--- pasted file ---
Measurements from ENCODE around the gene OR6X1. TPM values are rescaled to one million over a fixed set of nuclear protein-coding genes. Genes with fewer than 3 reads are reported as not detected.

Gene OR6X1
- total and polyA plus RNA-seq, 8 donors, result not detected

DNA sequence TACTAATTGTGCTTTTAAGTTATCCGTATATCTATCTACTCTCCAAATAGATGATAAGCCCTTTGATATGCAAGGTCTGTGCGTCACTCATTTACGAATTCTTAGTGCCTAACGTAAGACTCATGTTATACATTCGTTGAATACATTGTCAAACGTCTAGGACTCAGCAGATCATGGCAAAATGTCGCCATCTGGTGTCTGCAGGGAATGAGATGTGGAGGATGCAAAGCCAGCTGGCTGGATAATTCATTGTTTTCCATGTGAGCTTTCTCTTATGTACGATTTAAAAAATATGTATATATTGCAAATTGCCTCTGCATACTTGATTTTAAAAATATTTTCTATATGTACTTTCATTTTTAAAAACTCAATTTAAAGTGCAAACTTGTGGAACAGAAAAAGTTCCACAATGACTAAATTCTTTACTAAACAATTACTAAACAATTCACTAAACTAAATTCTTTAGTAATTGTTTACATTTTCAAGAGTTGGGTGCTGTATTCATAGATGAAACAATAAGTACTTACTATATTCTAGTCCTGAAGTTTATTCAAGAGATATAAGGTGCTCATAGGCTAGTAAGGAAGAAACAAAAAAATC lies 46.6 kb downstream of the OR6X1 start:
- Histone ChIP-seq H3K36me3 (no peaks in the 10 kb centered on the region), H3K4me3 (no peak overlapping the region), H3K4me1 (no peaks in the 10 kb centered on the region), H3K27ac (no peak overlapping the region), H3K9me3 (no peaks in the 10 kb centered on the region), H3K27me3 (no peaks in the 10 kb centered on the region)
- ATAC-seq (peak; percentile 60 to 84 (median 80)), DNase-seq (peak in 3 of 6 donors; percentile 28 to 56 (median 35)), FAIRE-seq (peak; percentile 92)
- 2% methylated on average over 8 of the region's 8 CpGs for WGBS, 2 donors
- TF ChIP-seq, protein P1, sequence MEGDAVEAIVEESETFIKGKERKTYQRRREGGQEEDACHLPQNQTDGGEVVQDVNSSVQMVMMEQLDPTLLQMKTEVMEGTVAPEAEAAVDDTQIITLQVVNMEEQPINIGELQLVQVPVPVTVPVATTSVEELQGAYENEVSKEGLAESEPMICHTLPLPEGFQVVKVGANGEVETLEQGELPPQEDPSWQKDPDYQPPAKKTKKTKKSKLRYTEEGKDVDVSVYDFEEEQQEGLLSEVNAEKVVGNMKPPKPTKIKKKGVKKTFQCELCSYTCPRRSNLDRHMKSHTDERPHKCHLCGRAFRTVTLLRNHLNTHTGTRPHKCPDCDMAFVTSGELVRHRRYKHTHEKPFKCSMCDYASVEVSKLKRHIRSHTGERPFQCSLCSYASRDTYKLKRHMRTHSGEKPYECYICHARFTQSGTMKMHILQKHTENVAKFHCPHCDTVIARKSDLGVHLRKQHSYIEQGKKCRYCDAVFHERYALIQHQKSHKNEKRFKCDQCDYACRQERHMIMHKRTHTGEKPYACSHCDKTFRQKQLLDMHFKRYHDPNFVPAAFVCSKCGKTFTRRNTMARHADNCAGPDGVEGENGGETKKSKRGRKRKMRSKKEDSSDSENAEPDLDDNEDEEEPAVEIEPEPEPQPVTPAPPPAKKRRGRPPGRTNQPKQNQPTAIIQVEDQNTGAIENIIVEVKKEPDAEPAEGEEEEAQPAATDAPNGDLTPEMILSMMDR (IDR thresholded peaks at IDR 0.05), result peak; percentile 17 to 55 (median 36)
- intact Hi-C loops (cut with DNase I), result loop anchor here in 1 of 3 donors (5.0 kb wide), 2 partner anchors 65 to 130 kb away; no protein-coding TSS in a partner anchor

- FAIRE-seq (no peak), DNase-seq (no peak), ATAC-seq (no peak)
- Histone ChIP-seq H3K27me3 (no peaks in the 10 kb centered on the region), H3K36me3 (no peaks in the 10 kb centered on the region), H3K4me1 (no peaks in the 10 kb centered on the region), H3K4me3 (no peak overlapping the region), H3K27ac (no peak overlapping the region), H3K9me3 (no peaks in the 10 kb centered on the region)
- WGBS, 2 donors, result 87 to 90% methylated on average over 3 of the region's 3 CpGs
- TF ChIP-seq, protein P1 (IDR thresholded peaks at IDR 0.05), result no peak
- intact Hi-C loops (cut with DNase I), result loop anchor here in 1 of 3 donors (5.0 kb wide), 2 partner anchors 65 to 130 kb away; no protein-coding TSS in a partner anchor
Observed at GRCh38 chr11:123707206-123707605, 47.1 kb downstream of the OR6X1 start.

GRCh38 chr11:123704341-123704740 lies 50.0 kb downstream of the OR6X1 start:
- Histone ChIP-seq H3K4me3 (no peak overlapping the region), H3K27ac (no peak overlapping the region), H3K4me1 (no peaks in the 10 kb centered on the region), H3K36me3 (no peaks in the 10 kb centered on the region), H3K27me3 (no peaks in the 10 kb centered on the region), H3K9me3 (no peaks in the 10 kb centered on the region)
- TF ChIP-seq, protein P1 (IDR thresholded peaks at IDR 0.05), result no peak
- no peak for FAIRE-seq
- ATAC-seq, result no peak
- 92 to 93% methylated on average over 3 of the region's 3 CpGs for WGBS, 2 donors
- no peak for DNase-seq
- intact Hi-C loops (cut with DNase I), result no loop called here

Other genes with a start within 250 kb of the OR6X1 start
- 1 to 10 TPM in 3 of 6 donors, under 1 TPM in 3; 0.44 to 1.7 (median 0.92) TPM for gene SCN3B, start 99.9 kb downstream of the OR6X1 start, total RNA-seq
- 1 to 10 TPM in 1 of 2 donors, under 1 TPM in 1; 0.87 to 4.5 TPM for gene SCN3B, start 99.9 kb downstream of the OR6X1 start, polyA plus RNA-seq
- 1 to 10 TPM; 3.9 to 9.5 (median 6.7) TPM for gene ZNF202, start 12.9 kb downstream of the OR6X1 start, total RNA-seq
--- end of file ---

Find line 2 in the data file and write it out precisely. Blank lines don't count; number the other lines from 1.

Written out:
Gene OR6X1